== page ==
- What are our shareholders focused on? Does their focus align with our strategy and business plan?
- Will our shareholders be supportive of our organisation helping to 'share the burden' and support the wider community rather than focussing on pure corporate and shareholder profits? For example, deferring or cancelling an upcoming dividend payment or reducing short term margins.
- Are all key stakeholders adequately updated on any significant changes to our organisation?
- Does the communication strategy focus both on the immediate response to the crisis, as well as longer term and post-COVID-19 strategy?
- Where relevant, are we maintaining regular engagement with key contacts within regulatory agencies to ensure that any potential changes in regulatory focus do not come as a surprise?
- Are we adequately complying with new and changing regulatory responses to COVID-19, whilst continuing to comply with existing legal and regulatory requirements?
Digital presence, technology capabilities and cybersecurity
Government mandated shutdowns of physical stores and services around the world, falling brick and mortar foot traffic and increasing social distancing measures have reinforced the importance for organisations to have a strong digital presence and technology capability.
- What advantages exist online for us to adapt our business model not just to weather the COVID-19 storm, but to support the business strategy in the recovery period?
- Do we have a technology platform that supports flexible or work from home arrangements for employees?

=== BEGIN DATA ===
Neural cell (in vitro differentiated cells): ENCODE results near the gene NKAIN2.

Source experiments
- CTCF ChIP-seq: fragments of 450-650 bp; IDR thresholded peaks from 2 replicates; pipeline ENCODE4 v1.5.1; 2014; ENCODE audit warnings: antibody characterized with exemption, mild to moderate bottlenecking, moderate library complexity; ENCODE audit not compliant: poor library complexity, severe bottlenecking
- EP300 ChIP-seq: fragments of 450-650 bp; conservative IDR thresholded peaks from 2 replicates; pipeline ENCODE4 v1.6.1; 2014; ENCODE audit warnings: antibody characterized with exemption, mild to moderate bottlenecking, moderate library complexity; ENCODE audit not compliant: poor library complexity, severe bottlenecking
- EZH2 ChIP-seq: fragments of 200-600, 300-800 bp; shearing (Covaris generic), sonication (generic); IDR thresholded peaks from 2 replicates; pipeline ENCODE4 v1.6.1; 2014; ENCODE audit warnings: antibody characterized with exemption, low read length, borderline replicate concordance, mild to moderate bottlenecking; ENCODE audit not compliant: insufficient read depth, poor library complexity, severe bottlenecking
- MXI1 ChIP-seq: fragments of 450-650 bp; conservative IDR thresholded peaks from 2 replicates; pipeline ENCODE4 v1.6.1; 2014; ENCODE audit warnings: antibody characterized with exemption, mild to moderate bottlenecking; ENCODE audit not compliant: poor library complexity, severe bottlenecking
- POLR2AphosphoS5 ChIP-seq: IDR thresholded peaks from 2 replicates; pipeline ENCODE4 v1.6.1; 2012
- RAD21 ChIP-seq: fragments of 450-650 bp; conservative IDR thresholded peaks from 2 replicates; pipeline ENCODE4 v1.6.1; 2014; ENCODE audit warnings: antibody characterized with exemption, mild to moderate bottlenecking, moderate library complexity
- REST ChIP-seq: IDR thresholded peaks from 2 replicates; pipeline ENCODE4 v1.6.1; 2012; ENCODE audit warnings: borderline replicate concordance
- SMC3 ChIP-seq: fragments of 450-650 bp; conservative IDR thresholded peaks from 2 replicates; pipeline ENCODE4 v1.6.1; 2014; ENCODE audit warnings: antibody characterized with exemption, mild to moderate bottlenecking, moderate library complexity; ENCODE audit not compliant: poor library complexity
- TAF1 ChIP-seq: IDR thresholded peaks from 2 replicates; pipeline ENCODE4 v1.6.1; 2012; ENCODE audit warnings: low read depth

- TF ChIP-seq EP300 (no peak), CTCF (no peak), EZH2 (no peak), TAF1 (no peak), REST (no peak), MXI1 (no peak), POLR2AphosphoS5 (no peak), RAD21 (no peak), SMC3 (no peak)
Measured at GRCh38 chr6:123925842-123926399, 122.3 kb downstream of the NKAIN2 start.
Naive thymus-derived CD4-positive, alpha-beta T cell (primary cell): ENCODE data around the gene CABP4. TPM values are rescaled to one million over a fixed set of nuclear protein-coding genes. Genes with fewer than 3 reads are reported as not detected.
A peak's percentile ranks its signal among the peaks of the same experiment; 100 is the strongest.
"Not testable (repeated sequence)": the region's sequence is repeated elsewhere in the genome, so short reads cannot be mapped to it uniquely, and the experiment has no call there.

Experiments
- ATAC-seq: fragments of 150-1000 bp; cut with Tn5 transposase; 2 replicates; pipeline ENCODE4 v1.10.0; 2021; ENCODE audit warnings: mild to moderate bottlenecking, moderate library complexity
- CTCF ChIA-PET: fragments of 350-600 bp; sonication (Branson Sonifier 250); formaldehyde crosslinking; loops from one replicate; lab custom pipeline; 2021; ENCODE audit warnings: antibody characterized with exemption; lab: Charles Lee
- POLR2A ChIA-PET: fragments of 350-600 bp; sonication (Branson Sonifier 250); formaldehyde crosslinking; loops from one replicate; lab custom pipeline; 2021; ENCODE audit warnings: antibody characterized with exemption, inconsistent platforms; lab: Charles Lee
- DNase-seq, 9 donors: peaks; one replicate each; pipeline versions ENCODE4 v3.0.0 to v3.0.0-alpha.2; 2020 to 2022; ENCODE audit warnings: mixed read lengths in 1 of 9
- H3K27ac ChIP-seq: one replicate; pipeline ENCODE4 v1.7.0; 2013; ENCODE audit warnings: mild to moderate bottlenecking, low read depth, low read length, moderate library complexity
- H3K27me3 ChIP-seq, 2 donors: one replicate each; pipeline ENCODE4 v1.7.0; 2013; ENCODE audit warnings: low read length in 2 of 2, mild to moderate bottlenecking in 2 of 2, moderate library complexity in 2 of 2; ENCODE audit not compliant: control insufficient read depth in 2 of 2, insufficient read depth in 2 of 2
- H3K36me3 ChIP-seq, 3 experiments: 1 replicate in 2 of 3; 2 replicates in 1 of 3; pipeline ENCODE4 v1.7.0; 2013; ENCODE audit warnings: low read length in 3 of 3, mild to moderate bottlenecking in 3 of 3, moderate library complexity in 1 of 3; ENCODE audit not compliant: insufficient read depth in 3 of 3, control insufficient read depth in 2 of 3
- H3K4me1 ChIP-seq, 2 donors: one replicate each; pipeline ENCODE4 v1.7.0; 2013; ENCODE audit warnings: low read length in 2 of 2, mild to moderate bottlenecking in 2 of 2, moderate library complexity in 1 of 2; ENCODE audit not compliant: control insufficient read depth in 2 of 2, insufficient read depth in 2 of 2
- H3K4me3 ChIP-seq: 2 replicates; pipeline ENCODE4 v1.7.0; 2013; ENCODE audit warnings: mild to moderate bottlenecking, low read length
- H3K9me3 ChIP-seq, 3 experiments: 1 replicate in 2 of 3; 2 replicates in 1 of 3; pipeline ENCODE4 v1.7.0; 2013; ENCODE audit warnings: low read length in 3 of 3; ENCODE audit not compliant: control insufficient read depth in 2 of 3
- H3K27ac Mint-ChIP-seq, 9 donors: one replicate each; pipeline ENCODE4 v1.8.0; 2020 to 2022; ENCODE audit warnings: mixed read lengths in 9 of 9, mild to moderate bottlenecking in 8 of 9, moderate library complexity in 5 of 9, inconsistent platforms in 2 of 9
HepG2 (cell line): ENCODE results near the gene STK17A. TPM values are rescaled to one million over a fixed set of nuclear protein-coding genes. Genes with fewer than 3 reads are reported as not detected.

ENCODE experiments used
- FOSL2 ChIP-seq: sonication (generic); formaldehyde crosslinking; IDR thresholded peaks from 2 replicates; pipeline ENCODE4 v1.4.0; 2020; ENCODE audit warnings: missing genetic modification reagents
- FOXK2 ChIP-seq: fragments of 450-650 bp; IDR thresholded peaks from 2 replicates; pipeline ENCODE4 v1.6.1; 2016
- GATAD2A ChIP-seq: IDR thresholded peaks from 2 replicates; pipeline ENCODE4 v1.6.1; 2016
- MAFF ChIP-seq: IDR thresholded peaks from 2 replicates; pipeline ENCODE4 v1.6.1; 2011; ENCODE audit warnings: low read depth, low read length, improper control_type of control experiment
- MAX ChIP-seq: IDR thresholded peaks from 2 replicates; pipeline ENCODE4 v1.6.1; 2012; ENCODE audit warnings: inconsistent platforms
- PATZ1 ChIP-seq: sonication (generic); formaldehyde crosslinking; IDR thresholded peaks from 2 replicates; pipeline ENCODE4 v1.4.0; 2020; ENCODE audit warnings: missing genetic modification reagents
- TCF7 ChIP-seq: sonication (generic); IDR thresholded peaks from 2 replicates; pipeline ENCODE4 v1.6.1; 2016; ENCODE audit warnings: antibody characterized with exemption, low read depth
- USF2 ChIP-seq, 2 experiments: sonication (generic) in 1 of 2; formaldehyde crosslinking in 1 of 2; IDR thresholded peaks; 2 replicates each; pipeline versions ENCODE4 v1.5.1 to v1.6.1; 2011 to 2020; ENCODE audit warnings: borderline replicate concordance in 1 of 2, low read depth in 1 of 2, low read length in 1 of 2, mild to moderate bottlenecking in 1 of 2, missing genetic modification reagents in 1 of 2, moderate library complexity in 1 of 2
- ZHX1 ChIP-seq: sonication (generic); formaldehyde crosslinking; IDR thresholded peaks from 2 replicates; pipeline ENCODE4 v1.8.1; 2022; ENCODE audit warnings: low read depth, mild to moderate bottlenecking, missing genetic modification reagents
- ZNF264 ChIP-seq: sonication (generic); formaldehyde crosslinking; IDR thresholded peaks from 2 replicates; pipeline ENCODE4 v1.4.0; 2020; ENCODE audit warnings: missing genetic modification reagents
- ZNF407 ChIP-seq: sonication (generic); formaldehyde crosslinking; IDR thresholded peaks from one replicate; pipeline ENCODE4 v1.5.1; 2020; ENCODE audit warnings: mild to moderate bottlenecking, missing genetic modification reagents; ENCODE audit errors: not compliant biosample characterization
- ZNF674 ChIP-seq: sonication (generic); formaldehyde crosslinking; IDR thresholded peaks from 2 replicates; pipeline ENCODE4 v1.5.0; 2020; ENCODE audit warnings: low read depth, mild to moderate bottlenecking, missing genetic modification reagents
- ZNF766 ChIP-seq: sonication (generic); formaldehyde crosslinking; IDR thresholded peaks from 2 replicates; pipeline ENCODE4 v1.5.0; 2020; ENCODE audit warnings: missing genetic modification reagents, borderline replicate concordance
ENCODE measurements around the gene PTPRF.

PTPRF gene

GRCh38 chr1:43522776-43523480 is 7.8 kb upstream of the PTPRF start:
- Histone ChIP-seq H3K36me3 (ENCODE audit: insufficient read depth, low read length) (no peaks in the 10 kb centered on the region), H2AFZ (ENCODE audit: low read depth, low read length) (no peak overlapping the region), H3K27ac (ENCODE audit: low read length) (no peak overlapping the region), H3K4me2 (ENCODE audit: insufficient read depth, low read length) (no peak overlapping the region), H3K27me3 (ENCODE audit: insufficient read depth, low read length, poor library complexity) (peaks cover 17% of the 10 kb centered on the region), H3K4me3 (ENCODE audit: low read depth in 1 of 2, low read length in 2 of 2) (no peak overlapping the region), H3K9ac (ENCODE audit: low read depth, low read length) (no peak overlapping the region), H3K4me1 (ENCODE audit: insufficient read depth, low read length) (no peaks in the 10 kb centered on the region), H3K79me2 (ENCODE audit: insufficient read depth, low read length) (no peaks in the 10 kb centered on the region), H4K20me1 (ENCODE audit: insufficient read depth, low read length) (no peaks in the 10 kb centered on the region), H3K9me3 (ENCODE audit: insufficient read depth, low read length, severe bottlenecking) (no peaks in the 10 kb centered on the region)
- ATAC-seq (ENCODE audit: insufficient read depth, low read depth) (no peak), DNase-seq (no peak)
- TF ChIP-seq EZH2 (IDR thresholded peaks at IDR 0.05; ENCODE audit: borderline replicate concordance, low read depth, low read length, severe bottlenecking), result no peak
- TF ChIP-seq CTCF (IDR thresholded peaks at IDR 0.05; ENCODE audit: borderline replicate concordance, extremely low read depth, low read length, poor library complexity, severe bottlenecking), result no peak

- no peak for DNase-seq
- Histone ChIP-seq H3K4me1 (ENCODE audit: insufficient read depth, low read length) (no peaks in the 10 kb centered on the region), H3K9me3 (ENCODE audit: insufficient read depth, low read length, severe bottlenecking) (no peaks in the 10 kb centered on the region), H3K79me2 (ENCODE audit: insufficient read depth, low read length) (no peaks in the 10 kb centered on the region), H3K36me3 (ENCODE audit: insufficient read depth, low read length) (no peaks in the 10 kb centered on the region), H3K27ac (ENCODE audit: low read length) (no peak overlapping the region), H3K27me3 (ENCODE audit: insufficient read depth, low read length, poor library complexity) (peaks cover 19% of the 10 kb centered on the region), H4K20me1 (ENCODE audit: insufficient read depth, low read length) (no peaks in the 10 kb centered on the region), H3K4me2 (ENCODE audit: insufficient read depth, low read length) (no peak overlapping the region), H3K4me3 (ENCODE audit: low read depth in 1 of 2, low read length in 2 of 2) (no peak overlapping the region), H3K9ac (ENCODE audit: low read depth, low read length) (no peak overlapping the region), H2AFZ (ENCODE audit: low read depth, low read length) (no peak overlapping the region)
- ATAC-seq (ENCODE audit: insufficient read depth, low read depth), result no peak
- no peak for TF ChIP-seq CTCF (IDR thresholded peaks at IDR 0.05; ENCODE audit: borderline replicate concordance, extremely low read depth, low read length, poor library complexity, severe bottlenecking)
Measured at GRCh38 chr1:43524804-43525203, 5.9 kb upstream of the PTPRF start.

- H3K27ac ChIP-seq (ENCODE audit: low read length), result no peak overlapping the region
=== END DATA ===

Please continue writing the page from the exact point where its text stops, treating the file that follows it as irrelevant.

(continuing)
- Do we have adequate cybersecurity measures in place to protect the company, employees and customers?
- How have consumer behaviours changed or digitization trends been accelerated as a result of COVID-19?
Focus on the ‘road to recovery’
While boards and other key stakeholders have appropriately focused their immediate attention on the short-term impacts of COVID-19, the period of stability afforded by a slowing infection rate in Australia presents an opportunity for boards to refocus their attention on their primary governance role. It is essential that boards look forward and plan the 'road to recovery', ensure their strategic direction remains fit for purpose and maintain adequate oversight and management of key risks and opportunities for the business beyond COVID-19.
About the authors
Kate Towey and Charles Ashton are partners in the Allens Corporate and M&A group. They have extensive experience advising boards on corporate governance and reputationally significant transactions.
The Australian Institute of Company Directors is committed to strengthening society through world-class governance. We aim to be the independent and trusted voice of governance, building the capability of a community of leaders for the benefit of society. Our membership includes directors and senior leaders from business, government and the not-for-profit sectors.
This document is part of a Director Tool series published by the Australian Institute of Company Directors. This series has been designed to provide general background information and as a starting point for undertaking a board-related activity. It is not designed to replace a detailed review of the subject matter. The material in this document does not constitute legal, accounting or other professional advice. While reasonable care has been taken in its preparation, the Australian Institute of Company Directors does not make any express or implied representations or warranties as to the completeness, currency, reliability or accuracy of the material in this document. This document should not be used or relied upon as a substitute for professional advice or as a basis for formulating business decisions. To the extent permitted by law, the Australian Institute of Company Directors excludes all liability for any loss or damage arising out of the use of the material in this document. Any links to third-party websites are provided for convenience only and do not represent endorsement, sponsorship or approval of those third parties, or any products and/or services offered by third parties, or any comment on the accuracy or currency of the information included in third party websites. The opinions of those quoted do not necessarily represent the view of the Australian Institute of Company Directors.